A few items on the ever-changing environment for hedge funds:

Barry Ritholtz at the Big Picture points to a study on the effect of the growing number of hedge funds. He posits a seldom-asked question: “How many of the 8,000 so-called hedge funds are truly hedge funds?â€? Ritholtz believes that the vast majority of the funds are small, variations using day-trading strategies. In short he believes that very few of the 8,000 are serious hedge funds with over $100 million in assets with a well-defined strategy. Take a look, Ritzholtz asks an interesting question and provides a thought provoking answer.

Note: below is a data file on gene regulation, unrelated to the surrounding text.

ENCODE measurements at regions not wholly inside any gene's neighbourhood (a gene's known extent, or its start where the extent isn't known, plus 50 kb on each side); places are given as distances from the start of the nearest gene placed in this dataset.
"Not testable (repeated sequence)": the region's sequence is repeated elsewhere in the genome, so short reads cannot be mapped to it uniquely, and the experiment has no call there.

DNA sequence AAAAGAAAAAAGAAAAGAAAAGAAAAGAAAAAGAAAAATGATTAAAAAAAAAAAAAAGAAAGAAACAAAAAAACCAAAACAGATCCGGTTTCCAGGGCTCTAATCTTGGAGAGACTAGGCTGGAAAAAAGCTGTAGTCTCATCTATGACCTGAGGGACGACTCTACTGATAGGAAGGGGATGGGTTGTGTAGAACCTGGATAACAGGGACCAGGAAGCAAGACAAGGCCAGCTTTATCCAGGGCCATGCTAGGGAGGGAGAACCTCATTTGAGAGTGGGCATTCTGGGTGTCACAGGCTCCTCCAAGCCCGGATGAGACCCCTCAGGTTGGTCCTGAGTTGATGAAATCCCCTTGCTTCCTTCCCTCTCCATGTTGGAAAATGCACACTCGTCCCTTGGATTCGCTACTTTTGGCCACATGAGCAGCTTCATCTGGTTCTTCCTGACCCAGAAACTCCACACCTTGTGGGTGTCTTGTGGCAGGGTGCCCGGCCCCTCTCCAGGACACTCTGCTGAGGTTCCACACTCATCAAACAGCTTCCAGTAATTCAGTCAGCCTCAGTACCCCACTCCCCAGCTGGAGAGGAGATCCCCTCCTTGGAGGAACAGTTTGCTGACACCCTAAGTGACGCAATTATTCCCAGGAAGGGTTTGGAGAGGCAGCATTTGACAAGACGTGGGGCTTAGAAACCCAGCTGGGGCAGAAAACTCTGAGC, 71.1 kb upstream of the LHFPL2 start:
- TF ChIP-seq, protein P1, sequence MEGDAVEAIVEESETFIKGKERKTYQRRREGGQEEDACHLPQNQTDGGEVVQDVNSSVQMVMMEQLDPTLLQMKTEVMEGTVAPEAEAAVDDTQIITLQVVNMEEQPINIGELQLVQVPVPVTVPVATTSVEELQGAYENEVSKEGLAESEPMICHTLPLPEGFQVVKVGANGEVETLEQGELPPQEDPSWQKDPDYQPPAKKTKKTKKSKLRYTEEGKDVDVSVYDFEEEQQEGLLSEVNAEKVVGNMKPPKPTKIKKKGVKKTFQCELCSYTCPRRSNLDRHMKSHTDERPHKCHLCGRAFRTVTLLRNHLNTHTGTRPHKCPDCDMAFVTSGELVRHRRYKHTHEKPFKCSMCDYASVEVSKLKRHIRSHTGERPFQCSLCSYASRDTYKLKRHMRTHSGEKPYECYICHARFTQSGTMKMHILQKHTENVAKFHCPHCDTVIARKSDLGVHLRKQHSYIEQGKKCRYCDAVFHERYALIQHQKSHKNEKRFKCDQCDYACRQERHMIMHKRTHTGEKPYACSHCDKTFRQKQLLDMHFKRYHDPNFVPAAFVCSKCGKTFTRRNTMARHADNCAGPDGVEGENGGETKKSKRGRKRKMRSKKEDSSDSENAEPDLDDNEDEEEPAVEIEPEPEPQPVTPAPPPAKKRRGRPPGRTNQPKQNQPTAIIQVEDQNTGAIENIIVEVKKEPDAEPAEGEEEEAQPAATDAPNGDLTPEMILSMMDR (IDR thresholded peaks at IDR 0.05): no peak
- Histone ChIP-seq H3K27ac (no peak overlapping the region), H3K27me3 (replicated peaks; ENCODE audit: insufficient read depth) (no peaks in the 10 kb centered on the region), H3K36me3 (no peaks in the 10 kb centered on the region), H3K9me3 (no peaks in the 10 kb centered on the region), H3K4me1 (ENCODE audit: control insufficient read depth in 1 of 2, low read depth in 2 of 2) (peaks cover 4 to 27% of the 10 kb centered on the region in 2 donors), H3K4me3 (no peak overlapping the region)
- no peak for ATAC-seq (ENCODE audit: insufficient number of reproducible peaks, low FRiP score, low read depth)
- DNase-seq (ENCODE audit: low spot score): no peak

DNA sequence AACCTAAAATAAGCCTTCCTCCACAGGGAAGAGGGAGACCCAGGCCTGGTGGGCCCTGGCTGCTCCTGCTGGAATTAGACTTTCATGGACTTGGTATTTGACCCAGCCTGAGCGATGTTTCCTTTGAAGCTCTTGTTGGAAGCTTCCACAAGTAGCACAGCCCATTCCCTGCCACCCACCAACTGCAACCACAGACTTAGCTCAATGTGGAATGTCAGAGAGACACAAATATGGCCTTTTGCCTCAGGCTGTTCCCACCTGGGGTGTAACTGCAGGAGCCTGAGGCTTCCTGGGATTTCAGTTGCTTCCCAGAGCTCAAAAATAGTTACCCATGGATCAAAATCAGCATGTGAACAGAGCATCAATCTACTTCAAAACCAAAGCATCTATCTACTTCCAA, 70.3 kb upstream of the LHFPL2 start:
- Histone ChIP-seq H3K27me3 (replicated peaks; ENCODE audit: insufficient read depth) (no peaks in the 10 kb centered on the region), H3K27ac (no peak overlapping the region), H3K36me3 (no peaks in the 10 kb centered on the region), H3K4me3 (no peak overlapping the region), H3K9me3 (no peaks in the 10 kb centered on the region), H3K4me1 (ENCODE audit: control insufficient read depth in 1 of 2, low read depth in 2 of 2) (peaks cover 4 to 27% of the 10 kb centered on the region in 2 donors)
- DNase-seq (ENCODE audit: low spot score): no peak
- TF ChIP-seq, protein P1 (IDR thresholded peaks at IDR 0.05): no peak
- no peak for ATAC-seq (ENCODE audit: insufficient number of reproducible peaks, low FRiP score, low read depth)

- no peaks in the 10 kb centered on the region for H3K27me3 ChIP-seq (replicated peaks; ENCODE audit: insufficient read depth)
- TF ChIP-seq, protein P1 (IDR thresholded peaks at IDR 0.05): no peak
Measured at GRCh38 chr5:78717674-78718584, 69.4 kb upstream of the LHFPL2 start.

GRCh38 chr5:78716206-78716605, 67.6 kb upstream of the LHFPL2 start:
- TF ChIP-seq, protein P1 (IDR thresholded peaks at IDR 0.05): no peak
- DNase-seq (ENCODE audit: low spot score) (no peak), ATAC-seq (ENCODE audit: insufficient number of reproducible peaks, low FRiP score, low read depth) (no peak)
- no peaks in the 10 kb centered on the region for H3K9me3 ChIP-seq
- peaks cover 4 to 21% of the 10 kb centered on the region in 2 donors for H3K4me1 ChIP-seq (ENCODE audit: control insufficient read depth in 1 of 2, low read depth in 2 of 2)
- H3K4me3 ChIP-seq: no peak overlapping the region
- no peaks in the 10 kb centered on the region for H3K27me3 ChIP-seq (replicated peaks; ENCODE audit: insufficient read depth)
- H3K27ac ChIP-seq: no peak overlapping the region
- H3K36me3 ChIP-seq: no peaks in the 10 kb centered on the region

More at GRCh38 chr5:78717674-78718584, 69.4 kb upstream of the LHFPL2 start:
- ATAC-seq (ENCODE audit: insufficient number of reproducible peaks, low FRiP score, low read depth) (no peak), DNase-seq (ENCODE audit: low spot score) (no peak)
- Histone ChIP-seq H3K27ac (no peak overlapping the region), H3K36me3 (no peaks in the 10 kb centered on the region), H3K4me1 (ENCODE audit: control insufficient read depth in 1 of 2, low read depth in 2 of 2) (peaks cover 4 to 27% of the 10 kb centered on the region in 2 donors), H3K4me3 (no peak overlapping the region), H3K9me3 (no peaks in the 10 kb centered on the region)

Svea Herbst-Bayliss for Reuters writes that a number of hedge fund managers and executives are returning to traditional money management firms. Expectations are that with many hedge fund firms having mediocre years there will be little in the way of incentive pay for managers, therefore driving them back to their more staid, and stable brethren. In addition, many managers are glad to rid themselves of the many annoyances of actually running a small business.

We linked earlier to a piece by David Skeel for Legal Affairs that posited that “hedge fund misbehavior looks ominously like the edge of the next wave of financial scandals.â€? Now he and Dale Oesterle engage in an online debate: Should Hedge Funds Be Regulated? An interesting discussion for anyone interested in present and future hedge fund regulation.